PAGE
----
Postpartum recovery is often treated as an afterthought in many antenatal books and classes, but it is an extremely important part of the pregnancy, birth and parenthood process. It’s a time of high intensity, huge change and heightened experiences, but it’s also one that is physically and emotionally demanding, and one that needs support.
Officially speaking, the postpartum / postnatal period begins as soon as the baby is born and is generally classified as the first six to eight weeks afterwards, however, once you have given birth you are always postpartum. There’s no going back to exactly how or who you were before.
Postpartum recovery includes emotional and physical recovery and while your baby is the priority, there’s no reason to neglect or ignore your needs during this time, and responding to these well can actually provide a really strong foundation on which to adjust to motherhood and best serve your baby too.
In this blog I’m going to be talking about the multi disciplinary ways in which you can aid your postpartum recovery, from what to expect from your postnatal body – physically, mentally and emotionally, and how to navigate the highs and lows of the postpartum period.
What to expect from your body
Every woman and every birth is different, so while there are some typical symptoms and experiences that accompany the postnatal recovery period, these are all variable and individual.
So let’s run through some of the most significant parts of the postnatal recovery process.
Once you have given birth you will have bleeding and after pains as your womb continues to contract back down to (eventually) a prenatal size.
These cramps are accompanied by the lochia which is the postnatal bleeding you can expect to last up to six weeks. Stock up on some big knickers or even some disposable ones for the early days when the bleeding will be at its heaviest.
Going to the bathroom
Going to the bathroom for the first time after giving birth can be intimidating and sometimes painful. The best advice is to take your time, try putting your feet on a low step and take a squeezy bottle of water to pour over yourself when you have to pee or poop. Keeping very well hydrated after the birth and increasing your fibre intake will work wonders to make sure things pass painlessly.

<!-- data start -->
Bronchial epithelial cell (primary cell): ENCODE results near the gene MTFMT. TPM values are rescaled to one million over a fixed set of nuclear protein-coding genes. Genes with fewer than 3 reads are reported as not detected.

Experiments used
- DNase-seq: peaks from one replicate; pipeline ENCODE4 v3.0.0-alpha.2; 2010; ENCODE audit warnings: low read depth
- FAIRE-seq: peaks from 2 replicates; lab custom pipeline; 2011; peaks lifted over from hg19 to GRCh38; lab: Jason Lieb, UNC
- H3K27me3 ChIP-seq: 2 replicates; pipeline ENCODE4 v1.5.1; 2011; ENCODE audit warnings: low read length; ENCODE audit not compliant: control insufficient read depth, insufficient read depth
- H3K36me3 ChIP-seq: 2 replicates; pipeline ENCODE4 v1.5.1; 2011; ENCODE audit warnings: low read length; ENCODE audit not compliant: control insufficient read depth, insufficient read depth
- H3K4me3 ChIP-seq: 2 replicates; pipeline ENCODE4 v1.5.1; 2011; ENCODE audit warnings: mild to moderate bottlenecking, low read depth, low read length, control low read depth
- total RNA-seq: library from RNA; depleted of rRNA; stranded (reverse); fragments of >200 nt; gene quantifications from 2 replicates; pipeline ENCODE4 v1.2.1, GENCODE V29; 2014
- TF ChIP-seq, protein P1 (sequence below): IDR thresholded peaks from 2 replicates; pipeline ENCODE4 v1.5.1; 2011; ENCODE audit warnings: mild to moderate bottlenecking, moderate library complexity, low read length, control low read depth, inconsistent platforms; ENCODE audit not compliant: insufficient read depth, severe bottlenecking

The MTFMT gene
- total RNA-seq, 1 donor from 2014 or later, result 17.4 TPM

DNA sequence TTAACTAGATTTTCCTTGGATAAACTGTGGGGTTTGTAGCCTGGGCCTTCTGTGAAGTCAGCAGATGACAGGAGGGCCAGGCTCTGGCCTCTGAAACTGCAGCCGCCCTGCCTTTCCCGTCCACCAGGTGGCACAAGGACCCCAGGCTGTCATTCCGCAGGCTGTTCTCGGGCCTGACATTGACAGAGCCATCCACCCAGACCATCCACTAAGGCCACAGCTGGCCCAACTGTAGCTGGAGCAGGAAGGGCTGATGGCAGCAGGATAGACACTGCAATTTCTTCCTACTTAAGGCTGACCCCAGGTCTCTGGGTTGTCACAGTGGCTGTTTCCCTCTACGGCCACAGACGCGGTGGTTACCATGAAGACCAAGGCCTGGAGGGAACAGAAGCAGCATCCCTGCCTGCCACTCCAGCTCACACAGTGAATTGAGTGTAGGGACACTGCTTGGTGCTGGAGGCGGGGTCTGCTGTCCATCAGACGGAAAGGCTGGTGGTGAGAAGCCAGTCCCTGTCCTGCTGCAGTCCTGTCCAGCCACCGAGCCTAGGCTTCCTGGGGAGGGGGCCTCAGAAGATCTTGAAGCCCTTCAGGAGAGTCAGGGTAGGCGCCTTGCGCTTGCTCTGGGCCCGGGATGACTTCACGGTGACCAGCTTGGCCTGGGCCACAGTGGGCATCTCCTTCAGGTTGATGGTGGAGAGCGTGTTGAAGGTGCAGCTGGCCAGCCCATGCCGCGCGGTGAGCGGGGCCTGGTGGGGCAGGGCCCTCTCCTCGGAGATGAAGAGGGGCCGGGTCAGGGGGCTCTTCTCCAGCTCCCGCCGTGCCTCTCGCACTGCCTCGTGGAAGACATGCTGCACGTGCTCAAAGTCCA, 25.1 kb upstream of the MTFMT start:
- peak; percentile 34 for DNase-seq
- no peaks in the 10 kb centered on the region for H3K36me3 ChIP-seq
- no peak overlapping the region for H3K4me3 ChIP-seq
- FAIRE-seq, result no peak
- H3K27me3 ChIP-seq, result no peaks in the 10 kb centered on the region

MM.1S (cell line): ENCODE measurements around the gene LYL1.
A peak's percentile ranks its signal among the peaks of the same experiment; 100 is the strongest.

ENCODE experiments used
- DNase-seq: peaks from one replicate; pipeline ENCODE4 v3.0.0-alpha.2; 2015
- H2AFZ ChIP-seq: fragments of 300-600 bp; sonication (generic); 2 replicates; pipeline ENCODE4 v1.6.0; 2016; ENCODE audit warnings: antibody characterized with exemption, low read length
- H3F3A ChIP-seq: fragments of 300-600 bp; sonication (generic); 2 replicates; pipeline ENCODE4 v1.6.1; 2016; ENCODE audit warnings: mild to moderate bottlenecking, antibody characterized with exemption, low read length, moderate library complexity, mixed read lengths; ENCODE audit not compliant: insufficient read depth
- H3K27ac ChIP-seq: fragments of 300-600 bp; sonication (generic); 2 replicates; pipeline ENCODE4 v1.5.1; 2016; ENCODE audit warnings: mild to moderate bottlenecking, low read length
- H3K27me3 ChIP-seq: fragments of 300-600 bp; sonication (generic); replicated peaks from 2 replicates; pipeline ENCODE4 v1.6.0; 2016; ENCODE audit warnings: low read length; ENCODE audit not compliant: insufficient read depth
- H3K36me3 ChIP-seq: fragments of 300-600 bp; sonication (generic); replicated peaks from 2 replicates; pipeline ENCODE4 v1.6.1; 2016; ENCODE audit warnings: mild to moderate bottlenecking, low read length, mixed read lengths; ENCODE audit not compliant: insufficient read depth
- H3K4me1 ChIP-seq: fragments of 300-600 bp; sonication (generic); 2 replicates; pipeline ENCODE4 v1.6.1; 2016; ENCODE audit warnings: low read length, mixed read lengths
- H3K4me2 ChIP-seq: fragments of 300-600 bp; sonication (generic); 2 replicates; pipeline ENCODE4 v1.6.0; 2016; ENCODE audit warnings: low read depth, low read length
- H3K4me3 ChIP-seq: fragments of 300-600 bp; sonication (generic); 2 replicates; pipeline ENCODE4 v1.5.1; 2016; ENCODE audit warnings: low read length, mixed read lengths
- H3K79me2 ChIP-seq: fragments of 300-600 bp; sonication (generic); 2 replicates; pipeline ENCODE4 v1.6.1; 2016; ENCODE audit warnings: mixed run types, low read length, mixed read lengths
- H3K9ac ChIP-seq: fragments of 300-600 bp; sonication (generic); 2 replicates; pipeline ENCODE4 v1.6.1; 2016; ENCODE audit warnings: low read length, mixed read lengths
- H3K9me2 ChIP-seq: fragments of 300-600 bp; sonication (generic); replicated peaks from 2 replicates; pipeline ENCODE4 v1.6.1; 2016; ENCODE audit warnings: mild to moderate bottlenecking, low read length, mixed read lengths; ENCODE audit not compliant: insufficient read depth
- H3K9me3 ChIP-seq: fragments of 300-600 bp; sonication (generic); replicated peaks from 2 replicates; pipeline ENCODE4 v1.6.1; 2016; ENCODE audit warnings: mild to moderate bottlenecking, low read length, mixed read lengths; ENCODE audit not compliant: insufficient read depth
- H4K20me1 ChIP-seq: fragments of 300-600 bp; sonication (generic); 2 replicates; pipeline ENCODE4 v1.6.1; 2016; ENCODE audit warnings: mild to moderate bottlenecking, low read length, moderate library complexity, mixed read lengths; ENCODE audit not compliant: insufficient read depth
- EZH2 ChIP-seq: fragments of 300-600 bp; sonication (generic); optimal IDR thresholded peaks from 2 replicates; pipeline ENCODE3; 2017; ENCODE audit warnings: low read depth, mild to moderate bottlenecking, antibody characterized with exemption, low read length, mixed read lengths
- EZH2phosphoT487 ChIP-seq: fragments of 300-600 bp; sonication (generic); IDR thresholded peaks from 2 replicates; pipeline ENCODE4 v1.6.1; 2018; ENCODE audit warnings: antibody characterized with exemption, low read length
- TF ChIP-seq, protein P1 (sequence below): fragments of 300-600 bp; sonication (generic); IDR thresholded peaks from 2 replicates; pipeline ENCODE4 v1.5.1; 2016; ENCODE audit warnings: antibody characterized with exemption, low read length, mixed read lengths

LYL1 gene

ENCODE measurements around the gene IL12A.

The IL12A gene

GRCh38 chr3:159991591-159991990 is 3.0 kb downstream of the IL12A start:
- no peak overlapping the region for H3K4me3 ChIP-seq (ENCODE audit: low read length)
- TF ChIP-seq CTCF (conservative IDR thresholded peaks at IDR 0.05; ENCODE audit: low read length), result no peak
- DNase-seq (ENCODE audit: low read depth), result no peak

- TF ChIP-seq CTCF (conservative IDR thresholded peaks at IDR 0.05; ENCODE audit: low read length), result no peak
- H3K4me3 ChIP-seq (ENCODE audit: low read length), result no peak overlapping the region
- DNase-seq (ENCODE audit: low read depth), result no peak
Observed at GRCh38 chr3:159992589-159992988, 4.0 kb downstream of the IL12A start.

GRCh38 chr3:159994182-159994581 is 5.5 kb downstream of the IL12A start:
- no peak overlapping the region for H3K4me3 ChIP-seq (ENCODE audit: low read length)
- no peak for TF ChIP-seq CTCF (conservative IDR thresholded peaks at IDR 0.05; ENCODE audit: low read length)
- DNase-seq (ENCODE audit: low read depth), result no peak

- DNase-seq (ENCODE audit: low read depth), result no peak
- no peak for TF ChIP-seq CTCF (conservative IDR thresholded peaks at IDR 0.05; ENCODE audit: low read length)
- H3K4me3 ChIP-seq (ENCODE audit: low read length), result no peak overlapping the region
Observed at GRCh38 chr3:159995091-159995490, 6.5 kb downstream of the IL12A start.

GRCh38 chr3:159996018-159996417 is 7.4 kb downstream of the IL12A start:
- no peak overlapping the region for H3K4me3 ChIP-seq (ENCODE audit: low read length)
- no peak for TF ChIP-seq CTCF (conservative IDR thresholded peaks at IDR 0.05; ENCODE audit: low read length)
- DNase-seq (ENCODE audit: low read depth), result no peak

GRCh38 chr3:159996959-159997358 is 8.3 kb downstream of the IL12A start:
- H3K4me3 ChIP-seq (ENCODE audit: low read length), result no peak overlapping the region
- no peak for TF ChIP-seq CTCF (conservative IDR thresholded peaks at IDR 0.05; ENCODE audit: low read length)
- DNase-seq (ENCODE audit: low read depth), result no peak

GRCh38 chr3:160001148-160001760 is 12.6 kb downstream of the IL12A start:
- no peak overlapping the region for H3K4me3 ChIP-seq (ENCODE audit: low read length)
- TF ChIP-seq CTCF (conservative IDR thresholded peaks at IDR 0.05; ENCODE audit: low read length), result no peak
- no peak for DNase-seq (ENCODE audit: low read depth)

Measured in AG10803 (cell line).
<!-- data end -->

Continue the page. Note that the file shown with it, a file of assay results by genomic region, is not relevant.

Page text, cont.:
Leaving the hospital
When you enter the hospital there’s a huge sense of anticipation but when you have to leave with your baby in a tiny car seat, it’s a lot more daunting. This is the moment when everything starts to feel incredibly real and it’s up to you to take it from here. It’s normal to feel frightened or even overwhelmed at this point. It is a surreal moment, but one to cherish too.
Many women are surprised at just how pregnant they can look after having had their baby. Yes, the baby and placenta and the amniotic fluid may have vacated your womb but it takes weeks and months for your stomach to ‘deflate.’ It’s quite normal to still look pregnant after having the baby, so if anyone dares to ask ‘when are you due?’ try to see it as a normal part of the postpartum process rather than a badly aimed comment.
Your hormones are likely to be all over the place as your body’s production of oestrogen and progesterone actually reach menopausal levels in the days and weeks after birth. These hormonal shifts are responsible for the emotional highs and lows, and account for some of the baby blues which can take the wind out of your sails. There is a period of anti-climax that can accompany the postnatal recovery process and this is entirely to be expected too, but if you feel that it’s lasting longer than a few days, then it’s worth talking to a health care professional about the possibility of postnatal depression.
While your hormones rebalance, it’s worth cutting out sugar, caffeine and alcohol as these can exacerbate symptoms. Instead, try to increase your intake of fibre, healthy fats and protein as these will help balance your hormones.
When your milk comes in, boy do you know about it. Very often engorged breasts can feel rock solid and incredibly painful. There are things you can do to relieve them – try adding hot flannels to your breasts before a feed and ice packs afterwards and that old wives tale about using cold cabbage leaves in your bra – it actually works to sooth sore breasts.
Recovery – down there